After eight months, Abbott announced Tuesday that beginning next Wednesday, March 10, Texans will not be required to wear masks in public.
In a bid to reopen Texas "100 percent" Abbott also said he will rescind the state’s previous executive orders and allow all businesses to reopen at maximum capacity.
"Removing state mandates does not end personal responsibility," Abbott cautioned. "Personal vigilance to follow the safe standards is still needed to contain COVID. It’s just that now state mandates are no longer needed."
Meanwhile, 96 percent of California’s population remains in the most restrictive purple tier, though a number of counties are expected to move to the less restrictive red tier this week. Newsom is facing a recall effort, which could be nearing a vote, over his handling of the coronavirus pandemic.
The decision comes as governors across the U.S. have been easing coronavirus restrictions, though Texas is one of the largest states to do away with a mask mandate. It follows Florida, where Gov. Ron DeSantis lifted all restrictions in September and banned local fines for those who don't wear masks. He still allowed local governments to limit bar and restaurant capacity to 50 percent.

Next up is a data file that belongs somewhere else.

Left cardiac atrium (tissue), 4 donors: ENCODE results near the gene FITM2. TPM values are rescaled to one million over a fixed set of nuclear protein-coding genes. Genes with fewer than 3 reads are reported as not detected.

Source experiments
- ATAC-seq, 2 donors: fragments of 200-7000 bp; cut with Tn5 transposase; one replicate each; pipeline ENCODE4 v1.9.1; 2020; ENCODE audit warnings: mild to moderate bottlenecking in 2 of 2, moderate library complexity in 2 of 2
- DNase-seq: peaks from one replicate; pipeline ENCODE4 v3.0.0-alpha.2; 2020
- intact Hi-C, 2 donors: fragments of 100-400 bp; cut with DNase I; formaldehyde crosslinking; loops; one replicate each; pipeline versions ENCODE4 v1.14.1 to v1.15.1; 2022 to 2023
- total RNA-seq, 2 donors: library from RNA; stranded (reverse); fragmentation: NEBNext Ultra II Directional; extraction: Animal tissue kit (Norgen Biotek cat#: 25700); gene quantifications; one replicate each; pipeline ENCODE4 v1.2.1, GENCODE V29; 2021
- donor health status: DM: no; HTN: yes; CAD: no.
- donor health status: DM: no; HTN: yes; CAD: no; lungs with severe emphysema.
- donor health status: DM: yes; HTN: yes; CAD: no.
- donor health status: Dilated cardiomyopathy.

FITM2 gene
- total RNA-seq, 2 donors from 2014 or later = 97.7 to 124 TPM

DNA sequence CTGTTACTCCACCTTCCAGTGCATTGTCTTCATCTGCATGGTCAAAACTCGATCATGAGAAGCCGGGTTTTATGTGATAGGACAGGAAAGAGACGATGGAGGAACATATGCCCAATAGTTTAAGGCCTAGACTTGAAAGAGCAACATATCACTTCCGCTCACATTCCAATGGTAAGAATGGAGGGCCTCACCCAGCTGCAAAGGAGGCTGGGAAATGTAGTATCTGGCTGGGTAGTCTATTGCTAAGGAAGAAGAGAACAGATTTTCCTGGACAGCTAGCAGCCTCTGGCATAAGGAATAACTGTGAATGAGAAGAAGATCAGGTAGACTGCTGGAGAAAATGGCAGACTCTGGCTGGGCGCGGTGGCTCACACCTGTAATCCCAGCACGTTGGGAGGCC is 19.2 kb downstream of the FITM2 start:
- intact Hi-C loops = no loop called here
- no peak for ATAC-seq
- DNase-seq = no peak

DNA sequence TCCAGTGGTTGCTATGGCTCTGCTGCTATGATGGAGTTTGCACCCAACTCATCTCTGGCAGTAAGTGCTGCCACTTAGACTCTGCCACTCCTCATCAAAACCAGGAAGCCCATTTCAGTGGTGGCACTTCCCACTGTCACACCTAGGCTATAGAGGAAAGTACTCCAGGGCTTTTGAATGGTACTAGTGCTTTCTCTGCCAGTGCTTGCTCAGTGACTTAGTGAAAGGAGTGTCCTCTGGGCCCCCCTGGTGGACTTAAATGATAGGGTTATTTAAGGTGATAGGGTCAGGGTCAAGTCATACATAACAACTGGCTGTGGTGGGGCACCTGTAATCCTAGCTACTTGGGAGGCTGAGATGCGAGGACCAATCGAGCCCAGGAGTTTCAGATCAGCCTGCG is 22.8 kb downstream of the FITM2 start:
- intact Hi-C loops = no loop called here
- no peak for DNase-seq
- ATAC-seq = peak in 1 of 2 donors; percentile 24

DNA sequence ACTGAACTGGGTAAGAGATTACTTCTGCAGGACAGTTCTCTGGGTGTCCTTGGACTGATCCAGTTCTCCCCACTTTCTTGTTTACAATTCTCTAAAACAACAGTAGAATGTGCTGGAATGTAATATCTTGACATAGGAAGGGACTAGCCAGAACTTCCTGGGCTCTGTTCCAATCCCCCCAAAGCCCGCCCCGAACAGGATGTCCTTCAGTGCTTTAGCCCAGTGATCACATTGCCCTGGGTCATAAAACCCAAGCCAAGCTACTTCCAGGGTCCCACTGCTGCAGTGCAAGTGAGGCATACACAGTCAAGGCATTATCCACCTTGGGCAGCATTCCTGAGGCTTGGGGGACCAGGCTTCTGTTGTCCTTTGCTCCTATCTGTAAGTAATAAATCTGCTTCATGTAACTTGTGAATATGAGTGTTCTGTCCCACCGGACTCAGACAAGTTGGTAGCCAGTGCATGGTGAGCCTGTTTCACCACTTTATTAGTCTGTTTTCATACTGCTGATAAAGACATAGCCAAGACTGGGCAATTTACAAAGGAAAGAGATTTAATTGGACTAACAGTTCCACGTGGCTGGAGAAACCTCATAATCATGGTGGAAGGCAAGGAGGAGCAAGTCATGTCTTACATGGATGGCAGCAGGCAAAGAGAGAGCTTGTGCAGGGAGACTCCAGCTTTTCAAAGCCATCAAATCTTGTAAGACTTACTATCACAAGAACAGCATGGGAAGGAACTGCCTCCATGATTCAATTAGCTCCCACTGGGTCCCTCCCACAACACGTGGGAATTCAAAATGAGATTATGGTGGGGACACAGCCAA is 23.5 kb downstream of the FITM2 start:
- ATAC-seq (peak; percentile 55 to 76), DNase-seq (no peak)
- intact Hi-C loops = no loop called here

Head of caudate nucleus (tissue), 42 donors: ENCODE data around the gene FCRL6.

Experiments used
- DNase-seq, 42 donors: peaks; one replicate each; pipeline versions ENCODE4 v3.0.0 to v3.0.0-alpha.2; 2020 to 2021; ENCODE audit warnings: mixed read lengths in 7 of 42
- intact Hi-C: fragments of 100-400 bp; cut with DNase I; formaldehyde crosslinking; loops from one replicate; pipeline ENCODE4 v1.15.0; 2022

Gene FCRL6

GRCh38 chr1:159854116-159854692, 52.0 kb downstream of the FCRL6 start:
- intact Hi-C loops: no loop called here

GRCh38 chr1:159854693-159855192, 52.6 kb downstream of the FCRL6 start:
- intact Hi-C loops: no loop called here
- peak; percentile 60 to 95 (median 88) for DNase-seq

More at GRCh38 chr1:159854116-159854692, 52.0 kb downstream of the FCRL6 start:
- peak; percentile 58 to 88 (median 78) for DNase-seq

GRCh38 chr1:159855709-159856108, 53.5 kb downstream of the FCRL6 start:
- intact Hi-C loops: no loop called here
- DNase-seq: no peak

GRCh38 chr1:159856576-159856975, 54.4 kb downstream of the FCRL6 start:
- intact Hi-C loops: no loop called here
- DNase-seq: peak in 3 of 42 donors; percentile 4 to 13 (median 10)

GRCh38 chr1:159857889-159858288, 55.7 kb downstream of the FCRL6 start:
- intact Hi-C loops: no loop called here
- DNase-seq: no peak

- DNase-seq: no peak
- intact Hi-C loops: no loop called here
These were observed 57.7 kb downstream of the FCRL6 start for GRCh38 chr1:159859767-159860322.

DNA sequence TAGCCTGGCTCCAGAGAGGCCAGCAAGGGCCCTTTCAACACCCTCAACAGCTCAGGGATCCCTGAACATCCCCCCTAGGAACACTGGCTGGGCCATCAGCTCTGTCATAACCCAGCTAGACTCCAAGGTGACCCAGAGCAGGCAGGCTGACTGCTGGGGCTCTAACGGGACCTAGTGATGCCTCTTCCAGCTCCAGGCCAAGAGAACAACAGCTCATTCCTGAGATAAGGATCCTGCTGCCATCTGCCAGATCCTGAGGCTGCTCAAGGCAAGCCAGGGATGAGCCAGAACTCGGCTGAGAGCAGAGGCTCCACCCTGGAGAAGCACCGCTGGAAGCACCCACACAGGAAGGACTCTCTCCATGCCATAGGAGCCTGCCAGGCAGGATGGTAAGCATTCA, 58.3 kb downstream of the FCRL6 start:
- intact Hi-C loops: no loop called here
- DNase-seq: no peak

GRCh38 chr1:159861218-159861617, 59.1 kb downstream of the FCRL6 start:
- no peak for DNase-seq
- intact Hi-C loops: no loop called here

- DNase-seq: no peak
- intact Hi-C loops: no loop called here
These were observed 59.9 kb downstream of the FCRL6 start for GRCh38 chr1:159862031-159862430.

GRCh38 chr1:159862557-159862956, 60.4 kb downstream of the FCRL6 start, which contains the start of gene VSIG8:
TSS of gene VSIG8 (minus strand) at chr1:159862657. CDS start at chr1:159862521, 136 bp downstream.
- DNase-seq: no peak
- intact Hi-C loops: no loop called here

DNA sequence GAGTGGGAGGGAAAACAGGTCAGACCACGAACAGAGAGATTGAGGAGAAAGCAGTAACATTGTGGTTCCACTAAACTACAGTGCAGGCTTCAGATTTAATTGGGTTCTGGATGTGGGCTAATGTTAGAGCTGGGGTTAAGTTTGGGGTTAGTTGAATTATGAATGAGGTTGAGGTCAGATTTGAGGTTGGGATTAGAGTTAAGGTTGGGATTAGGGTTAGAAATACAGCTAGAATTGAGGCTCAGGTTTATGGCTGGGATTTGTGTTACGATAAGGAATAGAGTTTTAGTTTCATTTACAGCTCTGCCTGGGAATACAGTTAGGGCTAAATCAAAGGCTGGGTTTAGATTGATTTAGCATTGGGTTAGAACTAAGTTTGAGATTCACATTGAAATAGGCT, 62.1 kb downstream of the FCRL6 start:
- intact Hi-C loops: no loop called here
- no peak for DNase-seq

Like the rest of the country, Texas has seen the number of cases and deaths plunge. Hospitalizations are at the lowest levels since October, and the seven-day rolling average of positive tests has dropped to about 7,600 cases, down from more than 10,000 in mid-February.
Texas, the second-biggest state, was behind California and New York for Covid-19 deaths.
Abbott noted the state’s low positivity and hospitalization rate, and also pointed out that the vaccine is a big contributing factor to the state’s ability to safely reopen, saying that health experts expect 7 million shots to have been distributed in the state by next Wednesday.